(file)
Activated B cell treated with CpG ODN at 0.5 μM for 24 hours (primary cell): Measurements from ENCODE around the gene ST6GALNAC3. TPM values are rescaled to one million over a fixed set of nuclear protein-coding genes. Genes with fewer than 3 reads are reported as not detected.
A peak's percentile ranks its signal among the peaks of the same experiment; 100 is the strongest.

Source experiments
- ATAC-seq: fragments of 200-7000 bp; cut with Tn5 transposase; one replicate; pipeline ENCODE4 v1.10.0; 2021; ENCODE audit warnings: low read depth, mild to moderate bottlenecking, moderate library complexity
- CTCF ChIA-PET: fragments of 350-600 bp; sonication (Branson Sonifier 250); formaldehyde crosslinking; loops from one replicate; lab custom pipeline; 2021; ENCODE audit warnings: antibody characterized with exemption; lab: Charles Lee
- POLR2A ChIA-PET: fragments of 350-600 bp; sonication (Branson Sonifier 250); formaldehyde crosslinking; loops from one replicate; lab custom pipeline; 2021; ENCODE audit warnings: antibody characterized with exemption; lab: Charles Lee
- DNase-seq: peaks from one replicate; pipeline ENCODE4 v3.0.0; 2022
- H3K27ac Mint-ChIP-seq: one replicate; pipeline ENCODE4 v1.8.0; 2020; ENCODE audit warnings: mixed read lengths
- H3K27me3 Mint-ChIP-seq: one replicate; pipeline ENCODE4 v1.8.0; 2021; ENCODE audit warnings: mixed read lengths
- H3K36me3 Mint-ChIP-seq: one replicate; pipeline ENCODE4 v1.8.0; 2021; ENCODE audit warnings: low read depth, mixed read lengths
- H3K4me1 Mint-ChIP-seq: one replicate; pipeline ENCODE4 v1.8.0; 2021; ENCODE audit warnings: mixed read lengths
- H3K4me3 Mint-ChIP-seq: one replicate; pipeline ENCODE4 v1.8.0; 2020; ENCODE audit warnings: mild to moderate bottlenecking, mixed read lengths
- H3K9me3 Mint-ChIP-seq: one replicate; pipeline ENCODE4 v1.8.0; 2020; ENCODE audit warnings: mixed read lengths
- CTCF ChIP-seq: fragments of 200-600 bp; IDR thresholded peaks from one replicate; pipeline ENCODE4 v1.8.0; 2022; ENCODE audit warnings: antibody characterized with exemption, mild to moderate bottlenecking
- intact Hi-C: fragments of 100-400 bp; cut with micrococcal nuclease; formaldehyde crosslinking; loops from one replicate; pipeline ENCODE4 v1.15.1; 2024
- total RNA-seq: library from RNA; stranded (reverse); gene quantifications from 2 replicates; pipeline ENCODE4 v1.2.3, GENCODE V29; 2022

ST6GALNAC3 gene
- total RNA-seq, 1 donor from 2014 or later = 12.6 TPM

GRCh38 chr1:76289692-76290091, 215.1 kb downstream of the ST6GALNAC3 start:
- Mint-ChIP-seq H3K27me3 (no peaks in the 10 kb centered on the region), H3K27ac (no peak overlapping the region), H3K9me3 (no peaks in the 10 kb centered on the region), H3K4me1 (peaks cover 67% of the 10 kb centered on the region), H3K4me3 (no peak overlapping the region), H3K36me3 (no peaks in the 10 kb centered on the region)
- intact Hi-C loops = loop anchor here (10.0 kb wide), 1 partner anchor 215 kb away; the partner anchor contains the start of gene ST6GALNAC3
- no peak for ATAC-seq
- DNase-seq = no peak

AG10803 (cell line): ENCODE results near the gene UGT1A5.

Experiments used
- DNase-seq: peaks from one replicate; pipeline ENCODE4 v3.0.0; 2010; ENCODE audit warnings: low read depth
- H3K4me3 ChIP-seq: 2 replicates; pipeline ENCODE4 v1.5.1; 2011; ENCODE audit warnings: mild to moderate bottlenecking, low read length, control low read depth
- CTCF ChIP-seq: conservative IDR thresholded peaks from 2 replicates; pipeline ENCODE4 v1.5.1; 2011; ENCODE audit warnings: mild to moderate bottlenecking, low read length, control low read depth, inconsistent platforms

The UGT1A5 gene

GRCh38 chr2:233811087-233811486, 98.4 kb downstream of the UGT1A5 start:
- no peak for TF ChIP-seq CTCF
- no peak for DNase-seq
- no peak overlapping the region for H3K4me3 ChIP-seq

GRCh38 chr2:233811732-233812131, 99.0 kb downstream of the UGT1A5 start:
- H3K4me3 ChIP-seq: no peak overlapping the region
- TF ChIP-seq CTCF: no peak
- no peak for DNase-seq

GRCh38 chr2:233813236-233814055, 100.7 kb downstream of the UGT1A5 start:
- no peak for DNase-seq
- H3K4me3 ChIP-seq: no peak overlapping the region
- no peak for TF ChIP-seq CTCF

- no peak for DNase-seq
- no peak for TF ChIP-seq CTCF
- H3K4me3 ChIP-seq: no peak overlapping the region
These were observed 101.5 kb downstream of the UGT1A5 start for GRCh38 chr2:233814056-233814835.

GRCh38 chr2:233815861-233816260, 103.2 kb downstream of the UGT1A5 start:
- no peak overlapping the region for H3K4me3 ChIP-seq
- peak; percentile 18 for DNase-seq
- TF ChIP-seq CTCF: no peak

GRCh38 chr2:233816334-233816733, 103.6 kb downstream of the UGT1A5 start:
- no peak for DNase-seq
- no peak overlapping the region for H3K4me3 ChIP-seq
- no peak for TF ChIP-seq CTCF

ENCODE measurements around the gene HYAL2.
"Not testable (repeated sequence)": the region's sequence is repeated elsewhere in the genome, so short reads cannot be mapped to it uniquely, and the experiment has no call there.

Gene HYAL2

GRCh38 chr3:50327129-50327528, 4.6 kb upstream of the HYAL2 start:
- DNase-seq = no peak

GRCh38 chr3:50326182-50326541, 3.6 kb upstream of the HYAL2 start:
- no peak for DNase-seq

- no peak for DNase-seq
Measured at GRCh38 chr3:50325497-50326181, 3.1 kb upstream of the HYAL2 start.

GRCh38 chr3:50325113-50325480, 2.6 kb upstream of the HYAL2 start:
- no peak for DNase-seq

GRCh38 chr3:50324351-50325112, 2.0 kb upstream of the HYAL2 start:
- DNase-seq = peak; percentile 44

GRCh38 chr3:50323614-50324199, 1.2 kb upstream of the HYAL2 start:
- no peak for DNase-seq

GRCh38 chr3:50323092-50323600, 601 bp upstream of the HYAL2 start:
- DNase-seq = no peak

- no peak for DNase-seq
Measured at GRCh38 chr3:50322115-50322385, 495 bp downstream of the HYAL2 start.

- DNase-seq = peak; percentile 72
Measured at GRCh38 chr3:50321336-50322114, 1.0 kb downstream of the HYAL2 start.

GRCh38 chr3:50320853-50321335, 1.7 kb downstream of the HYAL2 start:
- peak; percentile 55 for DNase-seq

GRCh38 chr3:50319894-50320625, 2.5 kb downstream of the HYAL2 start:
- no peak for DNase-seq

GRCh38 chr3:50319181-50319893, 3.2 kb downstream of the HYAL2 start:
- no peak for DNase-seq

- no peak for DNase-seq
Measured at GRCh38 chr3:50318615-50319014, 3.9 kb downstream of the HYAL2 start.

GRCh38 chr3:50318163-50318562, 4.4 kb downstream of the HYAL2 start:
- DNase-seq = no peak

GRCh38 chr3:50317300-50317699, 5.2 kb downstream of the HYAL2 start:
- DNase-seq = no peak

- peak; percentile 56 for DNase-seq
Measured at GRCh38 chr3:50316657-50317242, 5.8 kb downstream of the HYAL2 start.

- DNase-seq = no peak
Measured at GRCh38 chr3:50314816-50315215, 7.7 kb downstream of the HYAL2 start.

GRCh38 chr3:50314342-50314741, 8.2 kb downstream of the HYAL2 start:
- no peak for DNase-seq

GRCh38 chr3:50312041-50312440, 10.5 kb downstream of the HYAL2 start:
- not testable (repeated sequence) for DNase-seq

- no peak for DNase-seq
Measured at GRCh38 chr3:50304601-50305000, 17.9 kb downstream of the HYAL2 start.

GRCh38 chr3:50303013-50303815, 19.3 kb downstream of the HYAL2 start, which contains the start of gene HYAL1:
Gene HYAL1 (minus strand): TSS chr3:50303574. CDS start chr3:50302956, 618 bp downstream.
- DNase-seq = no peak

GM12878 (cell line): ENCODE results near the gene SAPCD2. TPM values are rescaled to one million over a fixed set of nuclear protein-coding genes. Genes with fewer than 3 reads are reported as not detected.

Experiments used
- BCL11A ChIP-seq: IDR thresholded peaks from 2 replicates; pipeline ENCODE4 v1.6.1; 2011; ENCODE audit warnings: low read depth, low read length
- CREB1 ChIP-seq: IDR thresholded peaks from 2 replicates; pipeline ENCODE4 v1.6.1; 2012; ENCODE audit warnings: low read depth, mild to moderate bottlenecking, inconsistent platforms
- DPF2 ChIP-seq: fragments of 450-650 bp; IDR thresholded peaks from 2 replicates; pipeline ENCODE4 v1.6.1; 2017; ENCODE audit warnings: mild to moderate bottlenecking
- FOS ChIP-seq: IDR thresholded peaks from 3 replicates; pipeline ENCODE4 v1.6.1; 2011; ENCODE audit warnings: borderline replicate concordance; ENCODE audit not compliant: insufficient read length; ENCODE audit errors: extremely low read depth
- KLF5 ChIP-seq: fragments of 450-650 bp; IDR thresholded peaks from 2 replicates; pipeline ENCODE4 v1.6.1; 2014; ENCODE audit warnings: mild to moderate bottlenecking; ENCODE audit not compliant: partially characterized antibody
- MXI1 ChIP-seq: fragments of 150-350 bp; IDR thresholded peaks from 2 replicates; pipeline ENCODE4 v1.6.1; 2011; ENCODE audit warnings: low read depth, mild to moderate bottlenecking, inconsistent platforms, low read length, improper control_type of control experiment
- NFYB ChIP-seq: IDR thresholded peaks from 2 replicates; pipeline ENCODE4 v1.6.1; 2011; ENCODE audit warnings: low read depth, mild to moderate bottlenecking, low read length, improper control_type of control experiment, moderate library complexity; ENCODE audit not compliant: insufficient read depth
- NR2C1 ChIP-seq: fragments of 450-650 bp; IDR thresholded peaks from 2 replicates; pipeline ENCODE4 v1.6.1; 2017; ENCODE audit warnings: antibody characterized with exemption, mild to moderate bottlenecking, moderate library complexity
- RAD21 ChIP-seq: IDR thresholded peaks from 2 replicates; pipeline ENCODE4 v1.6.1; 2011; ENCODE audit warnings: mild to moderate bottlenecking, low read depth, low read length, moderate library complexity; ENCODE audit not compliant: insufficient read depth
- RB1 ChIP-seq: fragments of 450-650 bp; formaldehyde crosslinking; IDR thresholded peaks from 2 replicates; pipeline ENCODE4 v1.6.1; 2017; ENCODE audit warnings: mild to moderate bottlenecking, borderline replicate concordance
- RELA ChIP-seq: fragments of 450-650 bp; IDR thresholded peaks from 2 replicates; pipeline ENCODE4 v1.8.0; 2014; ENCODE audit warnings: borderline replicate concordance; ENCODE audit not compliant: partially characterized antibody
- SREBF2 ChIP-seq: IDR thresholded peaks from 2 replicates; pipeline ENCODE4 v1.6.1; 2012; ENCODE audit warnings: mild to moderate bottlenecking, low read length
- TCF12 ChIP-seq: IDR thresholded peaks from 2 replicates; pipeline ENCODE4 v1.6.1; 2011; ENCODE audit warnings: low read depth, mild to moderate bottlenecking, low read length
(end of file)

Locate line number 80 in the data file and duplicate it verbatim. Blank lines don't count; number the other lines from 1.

- no peak for DNase-seq